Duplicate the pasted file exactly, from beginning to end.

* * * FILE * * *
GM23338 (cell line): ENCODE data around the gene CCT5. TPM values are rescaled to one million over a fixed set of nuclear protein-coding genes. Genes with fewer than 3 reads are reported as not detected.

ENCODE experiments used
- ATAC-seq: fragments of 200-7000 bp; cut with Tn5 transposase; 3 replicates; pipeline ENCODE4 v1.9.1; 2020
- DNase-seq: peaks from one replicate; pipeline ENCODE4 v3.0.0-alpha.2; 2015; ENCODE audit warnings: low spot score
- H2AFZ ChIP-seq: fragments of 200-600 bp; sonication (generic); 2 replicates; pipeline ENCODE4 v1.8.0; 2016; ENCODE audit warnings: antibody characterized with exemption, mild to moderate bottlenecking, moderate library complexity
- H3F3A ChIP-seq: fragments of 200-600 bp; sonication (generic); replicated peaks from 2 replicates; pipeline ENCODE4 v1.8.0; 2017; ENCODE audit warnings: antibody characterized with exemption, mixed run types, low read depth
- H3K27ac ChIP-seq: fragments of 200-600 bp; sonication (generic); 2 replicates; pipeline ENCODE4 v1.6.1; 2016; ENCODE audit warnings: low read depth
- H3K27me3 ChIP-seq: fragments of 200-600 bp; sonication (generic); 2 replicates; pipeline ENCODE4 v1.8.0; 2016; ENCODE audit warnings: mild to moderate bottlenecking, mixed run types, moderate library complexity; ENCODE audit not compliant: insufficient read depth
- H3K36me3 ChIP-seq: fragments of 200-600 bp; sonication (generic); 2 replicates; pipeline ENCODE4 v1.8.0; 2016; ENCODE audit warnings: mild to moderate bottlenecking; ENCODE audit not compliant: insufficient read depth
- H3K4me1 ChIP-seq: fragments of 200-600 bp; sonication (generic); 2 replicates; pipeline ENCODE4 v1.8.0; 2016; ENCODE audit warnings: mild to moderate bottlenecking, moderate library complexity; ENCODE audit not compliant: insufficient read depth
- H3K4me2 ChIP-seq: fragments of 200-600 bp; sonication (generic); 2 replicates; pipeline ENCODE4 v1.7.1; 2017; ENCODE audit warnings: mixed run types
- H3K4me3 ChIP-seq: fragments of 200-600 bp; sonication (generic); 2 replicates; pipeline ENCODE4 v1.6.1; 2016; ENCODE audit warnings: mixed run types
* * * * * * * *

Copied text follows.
GM23338 (cell line): ENCODE data around the gene CCT5. TPM values are rescaled to one million over a fixed set of nuclear protein-coding genes. Genes with fewer than 3 reads are reported as not detected.

ENCODE experiments used
- ATAC-seq: fragments of 200-7000 bp; cut with Tn5 transposase; 3 replicates; pipeline ENCODE4 v1.9.1; 2020
- DNase-seq: peaks from one replicate; pipeline ENCODE4 v3.0.0-alpha.2; 2015; ENCODE audit warnings: low spot score
- H2AFZ ChIP-seq: fragments of 200-600 bp; sonication (generic); 2 replicates; pipeline ENCODE4 v1.8.0; 2016; ENCODE audit warnings: antibody characterized with exemption, mild to moderate bottlenecking, moderate library complexity
- H3F3A ChIP-seq: fragments of 200-600 bp; sonication (generic); replicated peaks from 2 replicates; pipeline ENCODE4 v1.8.0; 2017; ENCODE audit warnings: antibody characterized with exemption, mixed run types, low read depth
- H3K27ac ChIP-seq: fragments of 200-600 bp; sonication (generic); 2 replicates; pipeline ENCODE4 v1.6.1; 2016; ENCODE audit warnings: low read depth
- H3K27me3 ChIP-seq: fragments of 200-600 bp; sonication (generic); 2 replicates; pipeline ENCODE4 v1.8.0; 2016; ENCODE audit warnings: mild to moderate bottlenecking, mixed run types, moderate library complexity; ENCODE audit not compliant: insufficient read depth
- H3K36me3 ChIP-seq: fragments of 200-600 bp; sonication (generic); 2 replicates; pipeline ENCODE4 v1.8.0; 2016; ENCODE audit warnings: mild to moderate bottlenecking; ENCODE audit not compliant: insufficient read depth
- H3K4me1 ChIP-seq: fragments of 200-600 bp; sonication (generic); 2 replicates; pipeline ENCODE4 v1.8.0; 2016; ENCODE audit warnings: mild to moderate bottlenecking, moderate library complexity; ENCODE audit not compliant: insufficient read depth
- H3K4me2 ChIP-seq: fragments of 200-600 bp; sonication (generic); 2 replicates; pipeline ENCODE4 v1.7.1; 2017; ENCODE audit warnings: mixed run types
- H3K4me3 ChIP-seq: fragments of 200-600 bp; sonication (generic); 2 replicates; pipeline ENCODE4 v1.6.1; 2016; ENCODE audit warnings: mixed run types